Canada Postpones Trade Mission to India as anti-India tensions rise
Canada has decided to delay its scheduled trade mission to India originally planned for early October. This decision coincides with a standstill in broader trade discussions between the two nations and follows a somewhat contentious meeting between Canadian Prime Minister Justin Trudeau and Indian Prime Minister Narendra Modi during the recent Group of Twenty summit in New Delhi.
Modi's office publicly criticized Trudeau after the meeting, accusing him of tolerating "anti-India activities of extremist elements in Canada." In response, Trudeau voiced concerns about foreign interference in Canadian politics.
In a statement released on Friday afternoon, a spokesperson for Canadian Trade Minister Mary Ng provided no specific reasons for canceling the trade mission and did not announce a rescheduled date. The trade mission was originally set to begin in Mumbai on October 9 and was focused on sectors such as automobiles, agriculture, and information technology.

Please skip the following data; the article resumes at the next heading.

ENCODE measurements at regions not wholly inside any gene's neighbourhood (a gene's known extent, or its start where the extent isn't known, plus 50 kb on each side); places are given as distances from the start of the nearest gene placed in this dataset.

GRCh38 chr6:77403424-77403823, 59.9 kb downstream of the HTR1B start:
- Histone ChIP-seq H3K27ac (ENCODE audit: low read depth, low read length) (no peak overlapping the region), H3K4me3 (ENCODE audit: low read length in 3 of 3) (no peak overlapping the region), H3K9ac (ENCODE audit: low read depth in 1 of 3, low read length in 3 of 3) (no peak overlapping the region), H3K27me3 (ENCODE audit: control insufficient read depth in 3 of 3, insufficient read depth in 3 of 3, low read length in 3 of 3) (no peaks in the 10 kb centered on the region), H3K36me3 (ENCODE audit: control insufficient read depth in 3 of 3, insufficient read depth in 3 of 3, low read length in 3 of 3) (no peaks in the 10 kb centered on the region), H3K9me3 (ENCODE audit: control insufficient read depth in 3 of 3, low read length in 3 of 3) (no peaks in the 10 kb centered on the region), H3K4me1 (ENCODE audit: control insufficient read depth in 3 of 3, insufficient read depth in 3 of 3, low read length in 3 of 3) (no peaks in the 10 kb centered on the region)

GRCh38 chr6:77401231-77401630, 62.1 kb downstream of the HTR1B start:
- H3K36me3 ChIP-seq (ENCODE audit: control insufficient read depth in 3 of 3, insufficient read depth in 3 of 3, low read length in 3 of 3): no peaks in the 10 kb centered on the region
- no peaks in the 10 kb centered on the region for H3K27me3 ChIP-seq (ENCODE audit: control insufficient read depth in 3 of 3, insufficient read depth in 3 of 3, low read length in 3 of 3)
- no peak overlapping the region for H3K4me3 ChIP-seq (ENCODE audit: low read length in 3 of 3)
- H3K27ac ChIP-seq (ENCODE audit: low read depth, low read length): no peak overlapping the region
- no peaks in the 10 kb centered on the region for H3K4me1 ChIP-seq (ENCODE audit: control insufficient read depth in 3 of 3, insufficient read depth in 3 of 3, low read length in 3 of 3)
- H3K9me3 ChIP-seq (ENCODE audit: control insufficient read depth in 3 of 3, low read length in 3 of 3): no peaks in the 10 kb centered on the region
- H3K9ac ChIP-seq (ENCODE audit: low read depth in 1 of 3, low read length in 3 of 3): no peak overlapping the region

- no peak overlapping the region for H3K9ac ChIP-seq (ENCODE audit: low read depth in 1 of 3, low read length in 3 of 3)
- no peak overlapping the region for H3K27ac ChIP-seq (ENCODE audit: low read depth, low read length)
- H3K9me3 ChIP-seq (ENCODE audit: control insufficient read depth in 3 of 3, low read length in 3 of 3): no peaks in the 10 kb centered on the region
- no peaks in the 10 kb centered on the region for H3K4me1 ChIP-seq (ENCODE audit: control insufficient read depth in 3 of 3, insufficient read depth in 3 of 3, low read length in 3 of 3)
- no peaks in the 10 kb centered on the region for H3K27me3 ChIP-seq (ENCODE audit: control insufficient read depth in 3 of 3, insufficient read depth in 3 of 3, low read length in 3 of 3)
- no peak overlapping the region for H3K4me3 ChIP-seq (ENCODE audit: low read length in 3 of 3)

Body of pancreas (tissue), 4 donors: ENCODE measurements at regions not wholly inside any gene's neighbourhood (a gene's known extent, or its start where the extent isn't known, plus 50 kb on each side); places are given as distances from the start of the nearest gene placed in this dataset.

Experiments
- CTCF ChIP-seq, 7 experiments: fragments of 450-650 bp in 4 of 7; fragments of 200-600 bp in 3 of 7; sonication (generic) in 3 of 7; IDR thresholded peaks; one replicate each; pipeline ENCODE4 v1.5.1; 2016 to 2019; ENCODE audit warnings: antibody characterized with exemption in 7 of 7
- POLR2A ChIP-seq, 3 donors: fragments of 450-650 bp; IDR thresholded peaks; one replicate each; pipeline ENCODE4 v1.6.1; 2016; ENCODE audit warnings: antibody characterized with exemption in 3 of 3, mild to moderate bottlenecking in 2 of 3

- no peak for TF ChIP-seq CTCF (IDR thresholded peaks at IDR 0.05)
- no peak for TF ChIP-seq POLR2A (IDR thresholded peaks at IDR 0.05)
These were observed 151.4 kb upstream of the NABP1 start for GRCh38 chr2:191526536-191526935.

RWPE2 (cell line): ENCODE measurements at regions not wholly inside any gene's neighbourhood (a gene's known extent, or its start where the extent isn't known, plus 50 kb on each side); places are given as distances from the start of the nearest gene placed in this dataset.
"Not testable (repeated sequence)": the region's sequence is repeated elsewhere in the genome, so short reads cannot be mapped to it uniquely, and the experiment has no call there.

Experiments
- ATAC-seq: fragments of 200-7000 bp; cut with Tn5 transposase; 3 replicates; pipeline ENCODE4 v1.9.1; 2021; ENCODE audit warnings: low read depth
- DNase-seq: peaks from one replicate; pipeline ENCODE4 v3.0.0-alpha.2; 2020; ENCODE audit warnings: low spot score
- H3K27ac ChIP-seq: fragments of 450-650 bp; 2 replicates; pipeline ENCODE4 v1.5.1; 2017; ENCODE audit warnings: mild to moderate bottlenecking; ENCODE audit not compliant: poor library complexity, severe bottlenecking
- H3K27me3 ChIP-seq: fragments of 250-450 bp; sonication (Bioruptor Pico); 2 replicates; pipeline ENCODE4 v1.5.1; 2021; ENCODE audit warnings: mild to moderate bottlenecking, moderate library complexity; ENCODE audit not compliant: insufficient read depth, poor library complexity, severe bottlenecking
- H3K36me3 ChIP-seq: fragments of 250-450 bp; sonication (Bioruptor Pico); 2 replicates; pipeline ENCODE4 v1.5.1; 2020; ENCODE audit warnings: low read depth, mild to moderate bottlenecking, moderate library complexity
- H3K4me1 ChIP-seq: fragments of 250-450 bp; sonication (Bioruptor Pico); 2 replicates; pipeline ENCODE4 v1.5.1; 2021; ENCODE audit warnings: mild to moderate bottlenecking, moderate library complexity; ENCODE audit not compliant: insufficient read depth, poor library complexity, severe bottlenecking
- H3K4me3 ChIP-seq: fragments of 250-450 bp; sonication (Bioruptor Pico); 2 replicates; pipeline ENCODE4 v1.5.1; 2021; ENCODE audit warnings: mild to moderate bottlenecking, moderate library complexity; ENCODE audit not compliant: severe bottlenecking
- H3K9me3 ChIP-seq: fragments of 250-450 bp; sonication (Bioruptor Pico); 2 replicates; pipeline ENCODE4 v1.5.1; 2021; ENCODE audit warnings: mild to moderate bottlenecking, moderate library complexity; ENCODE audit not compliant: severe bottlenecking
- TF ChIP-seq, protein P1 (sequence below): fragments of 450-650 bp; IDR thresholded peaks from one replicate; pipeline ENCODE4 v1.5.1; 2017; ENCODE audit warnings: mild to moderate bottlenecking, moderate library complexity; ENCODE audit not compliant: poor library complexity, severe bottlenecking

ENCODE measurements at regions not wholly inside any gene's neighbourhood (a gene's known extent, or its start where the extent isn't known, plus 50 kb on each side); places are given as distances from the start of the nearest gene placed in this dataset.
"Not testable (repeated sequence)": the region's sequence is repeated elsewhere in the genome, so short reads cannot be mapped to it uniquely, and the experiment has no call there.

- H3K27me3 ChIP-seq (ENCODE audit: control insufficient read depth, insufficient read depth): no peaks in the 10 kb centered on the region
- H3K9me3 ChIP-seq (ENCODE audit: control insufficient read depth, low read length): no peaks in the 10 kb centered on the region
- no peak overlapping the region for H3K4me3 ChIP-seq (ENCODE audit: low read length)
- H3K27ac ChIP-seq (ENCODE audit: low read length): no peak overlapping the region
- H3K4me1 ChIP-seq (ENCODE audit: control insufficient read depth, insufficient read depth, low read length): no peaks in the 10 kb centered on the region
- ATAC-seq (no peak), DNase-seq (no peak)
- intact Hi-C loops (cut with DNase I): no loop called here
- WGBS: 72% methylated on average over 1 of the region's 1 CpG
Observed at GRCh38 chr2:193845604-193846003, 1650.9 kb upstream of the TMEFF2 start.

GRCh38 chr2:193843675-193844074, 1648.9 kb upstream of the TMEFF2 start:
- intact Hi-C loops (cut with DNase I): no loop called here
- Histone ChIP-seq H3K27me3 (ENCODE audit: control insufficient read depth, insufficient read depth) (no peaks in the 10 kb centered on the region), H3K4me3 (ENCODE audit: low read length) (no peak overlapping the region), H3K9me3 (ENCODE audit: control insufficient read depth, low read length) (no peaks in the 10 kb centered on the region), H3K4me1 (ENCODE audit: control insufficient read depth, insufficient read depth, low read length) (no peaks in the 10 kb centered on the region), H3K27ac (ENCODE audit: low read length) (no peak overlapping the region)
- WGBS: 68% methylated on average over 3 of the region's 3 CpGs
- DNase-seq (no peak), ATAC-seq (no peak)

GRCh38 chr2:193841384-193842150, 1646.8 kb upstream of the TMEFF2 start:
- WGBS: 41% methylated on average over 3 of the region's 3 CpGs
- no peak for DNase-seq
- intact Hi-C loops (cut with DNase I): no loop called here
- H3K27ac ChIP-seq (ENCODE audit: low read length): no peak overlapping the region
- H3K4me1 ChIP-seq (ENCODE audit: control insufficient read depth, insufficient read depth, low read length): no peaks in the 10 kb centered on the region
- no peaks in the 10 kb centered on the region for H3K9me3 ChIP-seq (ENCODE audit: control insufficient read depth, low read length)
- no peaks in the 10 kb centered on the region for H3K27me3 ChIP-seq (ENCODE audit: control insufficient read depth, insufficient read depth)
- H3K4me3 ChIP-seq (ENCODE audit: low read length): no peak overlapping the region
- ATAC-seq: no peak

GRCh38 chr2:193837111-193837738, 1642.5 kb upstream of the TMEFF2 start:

"At this time, we are postponing the upcoming trade mission to India," stated Alice Hansen, Ng's spokesperson. "In the next year, we will be taking businesses to Japan, Indonesia, Korea, Malaysia, Philippines, and Vietnam."
Additionally, Canada and India had been engaged in formal discussions aimed at signing an early-stage trade agreement, but these talks were paused shortly before Trudeau's visit to India.
Ng explained to reporters this week that both sides are taking a break to "reflect" on the negotiations, partly to consult with a broader range of stakeholders. She characterized this pause as a normal aspect of such discussions.
India's Trade Minister Piyush Goyal mentioned in an interview with Indian media outlet Firstpost that the pause was necessary to ensure that the countries are aligned "geopolitically and economically." He cited "serious concerns" and indicated that Modi had raised these concerns with Trudeau at the G-20 summit. Goyal expressed hope for resolution before moving forward with the trade talks.
One of India's concerns pertains to Sikh Canadians advocating for an independent homeland called Khalistan. Trudeau has affirmed that Canada condemns violence or hatred but also defends freedom of expression and peaceful protest.
Canada's Indo-Pacific strategy, outlined in a document from the previous year, emphasized the need to diversify trade in the region away from China. The document highlighted India's strategic, economic, and demographic significance in the Indo-Pacific region and its importance as a key partner for Canada in pursuing its objectives.